City Pushes Back Against Feds On Immigration
by Thomas MacMillan | Feb 20, 2012 3:01 pm
Posted to: City Hall, Immigrants, Legal Writes
The mayor issued an urgent appeal to put the brakes on a new enforcement program, as New Haven’s immigrant-friendly policies headed for another collision course with the federal government.
At a noon press conference Monday in City Hall, Mayor John DeStefano (pictured) issued the public plea to federal Immigration and Customs Enforcement (ICE) to delay the implementation of its “Secure Communities” program in Connecticut.
The program, set to start statewide on Wednesday, requires the FBI to share with ICE fingerprint information it receives when local police make any arrest. ICE can then issue an administrative request asking the arrestee to be detained for further investigation by ICE.
ICE says Secure Communities is designed to deport dangerous and violent convicted criminals who are in the country illegally. But a September 2011 Homeland Security report on the program, which is already in place in various parts of the country, found that it has resulted in the deportation of minor offenders who were never convicted of a crime. It also found the program may have a bad effect on community policing, which New Haven is trying to rev back up.
Mayor DeStefano and other speakers at Monday’s press conference said the program leads to racial profiling, a breakdown of trust between police and their community, and unlawful detention practices that could violate the U.S. Constitution. The program also amounts to a violation of New Haven’s general order that prohibits police from asking arrestees about their immigration status. The cumulative effect is to make the city less—not more—safe, the mayor said.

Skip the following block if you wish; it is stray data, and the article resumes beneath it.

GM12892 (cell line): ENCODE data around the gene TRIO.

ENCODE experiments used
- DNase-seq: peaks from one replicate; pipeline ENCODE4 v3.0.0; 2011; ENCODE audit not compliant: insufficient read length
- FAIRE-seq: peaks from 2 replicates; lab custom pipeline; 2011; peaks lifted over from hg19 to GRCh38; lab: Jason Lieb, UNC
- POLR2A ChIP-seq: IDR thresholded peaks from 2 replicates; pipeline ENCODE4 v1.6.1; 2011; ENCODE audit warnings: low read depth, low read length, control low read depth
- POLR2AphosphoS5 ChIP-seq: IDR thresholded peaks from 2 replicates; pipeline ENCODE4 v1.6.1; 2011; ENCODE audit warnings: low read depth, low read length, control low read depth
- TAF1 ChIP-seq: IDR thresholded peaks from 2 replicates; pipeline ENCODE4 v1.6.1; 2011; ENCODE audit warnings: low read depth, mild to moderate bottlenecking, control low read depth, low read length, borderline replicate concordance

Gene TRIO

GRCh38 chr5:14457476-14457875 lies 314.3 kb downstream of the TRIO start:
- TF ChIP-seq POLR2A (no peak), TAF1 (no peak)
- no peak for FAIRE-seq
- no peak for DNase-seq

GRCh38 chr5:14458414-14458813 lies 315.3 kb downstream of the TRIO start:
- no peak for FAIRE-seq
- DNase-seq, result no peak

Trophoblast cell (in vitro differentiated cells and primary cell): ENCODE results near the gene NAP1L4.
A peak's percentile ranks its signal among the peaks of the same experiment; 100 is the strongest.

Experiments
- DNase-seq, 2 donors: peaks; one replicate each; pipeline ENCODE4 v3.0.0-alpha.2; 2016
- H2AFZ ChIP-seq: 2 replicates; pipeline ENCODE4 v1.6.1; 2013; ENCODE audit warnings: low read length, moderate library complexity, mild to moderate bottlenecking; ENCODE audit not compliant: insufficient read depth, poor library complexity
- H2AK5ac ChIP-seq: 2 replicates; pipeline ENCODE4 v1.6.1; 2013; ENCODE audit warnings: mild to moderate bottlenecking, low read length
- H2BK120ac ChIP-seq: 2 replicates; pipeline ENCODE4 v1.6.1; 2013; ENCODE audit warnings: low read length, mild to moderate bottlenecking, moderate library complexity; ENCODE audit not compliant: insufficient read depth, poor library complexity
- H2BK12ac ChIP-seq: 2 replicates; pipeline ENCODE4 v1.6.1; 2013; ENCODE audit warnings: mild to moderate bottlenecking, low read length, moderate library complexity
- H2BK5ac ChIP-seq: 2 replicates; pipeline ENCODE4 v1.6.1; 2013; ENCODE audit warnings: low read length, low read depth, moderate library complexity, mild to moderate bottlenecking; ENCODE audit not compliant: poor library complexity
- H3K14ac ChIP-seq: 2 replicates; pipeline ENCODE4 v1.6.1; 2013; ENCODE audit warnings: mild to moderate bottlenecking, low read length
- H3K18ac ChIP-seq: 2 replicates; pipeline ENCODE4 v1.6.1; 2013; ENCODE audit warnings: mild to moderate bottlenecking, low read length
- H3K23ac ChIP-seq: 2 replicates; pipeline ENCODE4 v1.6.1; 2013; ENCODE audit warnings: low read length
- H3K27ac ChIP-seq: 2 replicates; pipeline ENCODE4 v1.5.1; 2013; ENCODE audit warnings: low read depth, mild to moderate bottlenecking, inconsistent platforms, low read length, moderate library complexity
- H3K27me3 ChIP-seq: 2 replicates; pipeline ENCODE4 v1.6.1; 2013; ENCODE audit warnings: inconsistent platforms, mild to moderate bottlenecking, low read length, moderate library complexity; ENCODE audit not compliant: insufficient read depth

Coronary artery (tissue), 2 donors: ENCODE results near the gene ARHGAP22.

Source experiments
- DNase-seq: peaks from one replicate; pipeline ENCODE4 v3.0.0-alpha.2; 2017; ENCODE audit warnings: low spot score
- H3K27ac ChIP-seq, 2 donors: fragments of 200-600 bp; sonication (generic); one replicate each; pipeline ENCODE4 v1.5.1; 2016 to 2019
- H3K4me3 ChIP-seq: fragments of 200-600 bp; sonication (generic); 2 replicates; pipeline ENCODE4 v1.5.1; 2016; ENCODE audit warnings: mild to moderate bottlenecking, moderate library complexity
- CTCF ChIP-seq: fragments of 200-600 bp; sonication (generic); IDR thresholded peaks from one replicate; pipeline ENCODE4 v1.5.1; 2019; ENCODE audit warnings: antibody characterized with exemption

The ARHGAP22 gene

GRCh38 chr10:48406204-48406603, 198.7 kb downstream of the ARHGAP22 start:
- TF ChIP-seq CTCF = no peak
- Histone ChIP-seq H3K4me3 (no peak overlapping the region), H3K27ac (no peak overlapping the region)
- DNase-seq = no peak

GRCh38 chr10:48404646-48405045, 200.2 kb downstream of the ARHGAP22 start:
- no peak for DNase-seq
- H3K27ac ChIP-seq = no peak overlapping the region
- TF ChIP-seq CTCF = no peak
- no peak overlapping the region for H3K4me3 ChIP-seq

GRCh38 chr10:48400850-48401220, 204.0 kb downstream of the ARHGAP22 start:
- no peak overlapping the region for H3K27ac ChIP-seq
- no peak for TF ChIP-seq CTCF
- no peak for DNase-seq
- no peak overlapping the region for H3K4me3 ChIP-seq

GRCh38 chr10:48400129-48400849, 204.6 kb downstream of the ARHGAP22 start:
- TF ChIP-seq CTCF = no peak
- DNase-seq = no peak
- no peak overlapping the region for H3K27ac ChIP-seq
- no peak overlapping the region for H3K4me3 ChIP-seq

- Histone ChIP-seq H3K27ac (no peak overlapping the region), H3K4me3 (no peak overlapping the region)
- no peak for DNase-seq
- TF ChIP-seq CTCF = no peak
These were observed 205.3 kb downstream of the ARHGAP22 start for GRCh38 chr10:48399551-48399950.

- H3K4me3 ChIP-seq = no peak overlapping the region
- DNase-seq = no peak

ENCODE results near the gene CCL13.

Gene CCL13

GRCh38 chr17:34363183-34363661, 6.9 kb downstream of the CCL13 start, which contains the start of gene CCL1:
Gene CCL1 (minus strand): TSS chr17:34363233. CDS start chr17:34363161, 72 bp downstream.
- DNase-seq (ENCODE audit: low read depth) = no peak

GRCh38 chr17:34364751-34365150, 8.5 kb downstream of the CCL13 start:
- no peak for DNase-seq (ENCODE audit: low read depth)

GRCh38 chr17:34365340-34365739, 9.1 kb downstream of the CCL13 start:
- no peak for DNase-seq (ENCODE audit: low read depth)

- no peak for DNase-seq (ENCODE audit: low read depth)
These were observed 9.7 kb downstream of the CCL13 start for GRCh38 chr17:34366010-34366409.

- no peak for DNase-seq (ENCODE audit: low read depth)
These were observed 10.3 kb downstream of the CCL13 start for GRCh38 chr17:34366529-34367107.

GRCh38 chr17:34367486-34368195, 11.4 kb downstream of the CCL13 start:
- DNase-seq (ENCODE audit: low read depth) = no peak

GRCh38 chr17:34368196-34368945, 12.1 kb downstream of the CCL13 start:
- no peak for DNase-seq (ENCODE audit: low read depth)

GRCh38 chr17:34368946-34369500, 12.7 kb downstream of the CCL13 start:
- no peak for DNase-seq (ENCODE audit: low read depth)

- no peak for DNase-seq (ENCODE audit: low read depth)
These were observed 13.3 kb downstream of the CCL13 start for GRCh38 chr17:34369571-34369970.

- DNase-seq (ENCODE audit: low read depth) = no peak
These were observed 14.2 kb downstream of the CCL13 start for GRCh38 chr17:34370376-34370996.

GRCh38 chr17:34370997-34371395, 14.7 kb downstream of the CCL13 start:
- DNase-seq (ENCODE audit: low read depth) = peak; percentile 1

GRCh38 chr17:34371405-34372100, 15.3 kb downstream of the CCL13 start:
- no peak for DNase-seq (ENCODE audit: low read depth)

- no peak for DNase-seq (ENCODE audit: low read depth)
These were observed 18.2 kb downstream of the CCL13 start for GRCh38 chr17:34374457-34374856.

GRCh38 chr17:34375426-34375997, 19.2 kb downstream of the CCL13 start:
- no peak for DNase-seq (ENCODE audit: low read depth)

The September Homeland Security report includes specific recommendations on how to improve Secure Communities. (Read it here.) Mayor DeStefano Monday called on ICE to implement those changes before implementing the program in Connecticut.
If ICE does go forward with the plan, DeStefano called on Gov. Dannel Malloy to create a system for participation which clearly distinguishes between low-level offenders and serious criminals.
Mike Lawlor, the state’s Under Secretary for Criminal Justice Policy and Planning, said “it’s hard to make bright lines” between various circumstances under which someone would be held or released. The decision will have to be made case by case, as a balance between what the person was arrested for and whatever other conditions may be present, Lawlor said. “Maybe you’re on a terrorist list. Maybe you’re a drug runner from wherever.”
The governor has asked Department of Corrections Commissioner Leo Arnone to “create an ongoing review of how this program is implemented and what the ramifications are, and see what if any corrective action is needed going forward,” Lawlor said in a press release.
But Lawlor said the program is one between ICE and the FBI, not something the state can simply opt out of. “All we can do is react to it.”
The state comes in at the point where ICE issues a request for an arrestee to be held beyond when the state would otherwise release him. Whether or not to abide by such requests will be up to Commissioner Arnone, Lawlor said.